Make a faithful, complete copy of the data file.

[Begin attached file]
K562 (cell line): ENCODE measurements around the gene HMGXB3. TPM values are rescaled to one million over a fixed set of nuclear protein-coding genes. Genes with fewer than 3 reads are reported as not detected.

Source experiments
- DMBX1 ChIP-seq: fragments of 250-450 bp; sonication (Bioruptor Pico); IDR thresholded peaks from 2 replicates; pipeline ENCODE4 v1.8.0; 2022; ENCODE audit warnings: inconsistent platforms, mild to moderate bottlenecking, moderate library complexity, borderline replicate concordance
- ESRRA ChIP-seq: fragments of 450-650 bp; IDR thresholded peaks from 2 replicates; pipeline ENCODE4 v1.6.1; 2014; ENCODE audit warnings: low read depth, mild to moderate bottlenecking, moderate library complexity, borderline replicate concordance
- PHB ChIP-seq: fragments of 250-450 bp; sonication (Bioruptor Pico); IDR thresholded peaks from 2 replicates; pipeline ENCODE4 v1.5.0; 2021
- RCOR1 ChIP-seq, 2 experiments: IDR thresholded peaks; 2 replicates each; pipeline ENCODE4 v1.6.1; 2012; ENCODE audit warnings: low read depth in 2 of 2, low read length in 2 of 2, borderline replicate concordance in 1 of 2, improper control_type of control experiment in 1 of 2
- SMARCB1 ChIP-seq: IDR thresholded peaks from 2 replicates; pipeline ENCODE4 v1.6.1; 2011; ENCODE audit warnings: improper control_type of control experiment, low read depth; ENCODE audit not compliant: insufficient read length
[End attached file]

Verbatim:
K562 (cell line): ENCODE measurements around the gene HMGXB3. TPM values are rescaled to one million over a fixed set of nuclear protein-coding genes. Genes with fewer than 3 reads are reported as not detected.

Source experiments
- DMBX1 ChIP-seq: fragments of 250-450 bp; sonication (Bioruptor Pico); IDR thresholded peaks from 2 replicates; pipeline ENCODE4 v1.8.0; 2022; ENCODE audit warnings: inconsistent platforms, mild to moderate bottlenecking, moderate library complexity, borderline replicate concordance
- ESRRA ChIP-seq: fragments of 450-650 bp; IDR thresholded peaks from 2 replicates; pipeline ENCODE4 v1.6.1; 2014; ENCODE audit warnings: low read depth, mild to moderate bottlenecking, moderate library complexity, borderline replicate concordance
- PHB ChIP-seq: fragments of 250-450 bp; sonication (Bioruptor Pico); IDR thresholded peaks from 2 replicates; pipeline ENCODE4 v1.5.0; 2021
- RCOR1 ChIP-seq, 2 experiments: IDR thresholded peaks; 2 replicates each; pipeline ENCODE4 v1.6.1; 2012; ENCODE audit warnings: low read depth in 2 of 2, low read length in 2 of 2, borderline replicate concordance in 1 of 2, improper control_type of control experiment in 1 of 2
- SMARCB1 ChIP-seq: IDR thresholded peaks from 2 replicates; pipeline ENCODE4 v1.6.1; 2011; ENCODE audit warnings: improper control_type of control experiment, low read depth; ENCODE audit not compliant: insufficient read length